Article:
ROSEÉ Series - In Conversation with Nyarai

To celebrate four years of ROSEE, we are bringing you the ROSEE Series. Series of interview from remarkable people who are not afraid to live and lead in colourful style. We hope their bravery, strength and courage inspire you to live your life in full and in colour. We hope their stories inspire you as much as they’ve inspired us.

A christian, musician, business owner, sister, wife and mother to three beautiful children, Nyarai is not afraid to lead in colourful style. We speak with Nyarai on the topic of motherhood, the power of female community, her inspiration for African inspired fashion and her reality of living in the diaspora.

Your admirer for African inspired fashion

I love the vibrancy of our African prints and how our African fashion is far from predictable, is expressive and can communicate. I admire our aunties and uncles who designs and make African outfits on street markets in the heart of Africa.

I also admire these designers; Joy-line clothing, Yvonne Yvette and ROSEÉ for their fresh and exciting style palette.

On the realities and journey of motherhood

Motherhood is the best thing that has ever happened to me, and yet the most challenging adventure. I believe motherhood is not for the faint hearted and it is not something you decide to do casually. Motherhood is serious business, motherhood means you have whole souls to steward and help navigate this world. Motherhood requires you to be selfless, to love unconditionally and it takes a lot of emotional space from you. Motherhood is juggling work, study, being wife, friend etc, whilst being fully present for your children. Motherhood is those happy moments in between the frustration, shouting and arguing. Motherhood is bliss!

On the power of female community

It is unfortunate that the patriarchal society we live in has taught us (as women) to be competitive with one another and view each other as threats. However, those who have experienced sisterhood can attest that when women come together in unity, as a community, they are a force to be reckoned with. When women come together, change happens, collectively we make an impact to our society, families, communities etc.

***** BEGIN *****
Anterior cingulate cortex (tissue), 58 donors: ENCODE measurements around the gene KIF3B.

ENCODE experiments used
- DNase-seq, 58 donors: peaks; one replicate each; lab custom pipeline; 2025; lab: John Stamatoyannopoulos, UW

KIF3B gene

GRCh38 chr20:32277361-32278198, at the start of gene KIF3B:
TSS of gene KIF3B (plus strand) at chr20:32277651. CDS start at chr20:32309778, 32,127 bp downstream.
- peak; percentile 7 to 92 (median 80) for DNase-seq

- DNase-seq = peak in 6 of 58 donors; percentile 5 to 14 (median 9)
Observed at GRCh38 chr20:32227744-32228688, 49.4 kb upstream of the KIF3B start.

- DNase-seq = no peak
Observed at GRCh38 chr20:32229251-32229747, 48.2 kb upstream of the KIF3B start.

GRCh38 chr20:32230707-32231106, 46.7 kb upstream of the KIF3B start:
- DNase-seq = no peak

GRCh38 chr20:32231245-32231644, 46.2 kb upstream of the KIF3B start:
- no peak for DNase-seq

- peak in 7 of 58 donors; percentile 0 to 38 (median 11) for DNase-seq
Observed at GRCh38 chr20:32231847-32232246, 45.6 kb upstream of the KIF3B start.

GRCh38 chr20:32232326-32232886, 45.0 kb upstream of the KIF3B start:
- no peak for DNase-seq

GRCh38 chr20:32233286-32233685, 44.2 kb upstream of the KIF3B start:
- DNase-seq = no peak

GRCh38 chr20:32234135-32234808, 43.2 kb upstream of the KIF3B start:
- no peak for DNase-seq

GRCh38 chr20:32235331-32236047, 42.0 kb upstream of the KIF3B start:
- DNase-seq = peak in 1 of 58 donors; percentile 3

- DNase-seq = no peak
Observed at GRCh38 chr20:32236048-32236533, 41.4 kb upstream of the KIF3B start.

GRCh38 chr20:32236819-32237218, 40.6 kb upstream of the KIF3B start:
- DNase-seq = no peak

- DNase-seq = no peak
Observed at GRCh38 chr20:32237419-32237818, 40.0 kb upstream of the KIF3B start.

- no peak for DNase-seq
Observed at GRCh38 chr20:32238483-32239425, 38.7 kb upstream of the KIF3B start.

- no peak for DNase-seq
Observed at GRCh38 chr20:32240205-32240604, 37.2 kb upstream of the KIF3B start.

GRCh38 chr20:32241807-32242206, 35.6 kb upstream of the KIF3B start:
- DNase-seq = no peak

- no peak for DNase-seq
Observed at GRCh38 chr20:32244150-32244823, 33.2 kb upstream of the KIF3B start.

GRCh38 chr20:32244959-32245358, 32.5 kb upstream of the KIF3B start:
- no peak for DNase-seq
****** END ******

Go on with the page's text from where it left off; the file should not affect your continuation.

On her reality of living in the diaspora

Living in the diaspora has not been easy for me. There is a certain loneliness that comes with being away from your loved ones, your family, and the ones you grew up with. Being far away from home and away from one’s support systems can make you inventive and independent, I have discovered I possess so many abilities I could not have noticed if I were in my home country. I have also met people who cherish me and love me genuinely, I have found surrogate mothers, brothers and sisters from all races and cultures. I have found opportunities that might have not been available if I were in my birth country, Zimbabwe.

I have come to realise that as a ‘black person’, I am not always going to be accepted in these lands. The cultural and systemic hurdles we often face as black people makes it harder for us to advance professionally and business wise. Often one requires to put in 1000% and produce double the qualifications to be considered at all.

Living in the diaspora has taught me to be proud of my blackness, I love my skin colour, I love my hair and hair texture, I love the vibrancy of my culture, I love our African food, African music, African fashion, I love my Africa and its people.

You can listen to Nyarai’s latest single by searching ‘Mbiri’ in iTunes, Spotify, Amazon or Google Play Music. Follow her music page on social media using @nyaraimusic.

Thank you, Nyarai!


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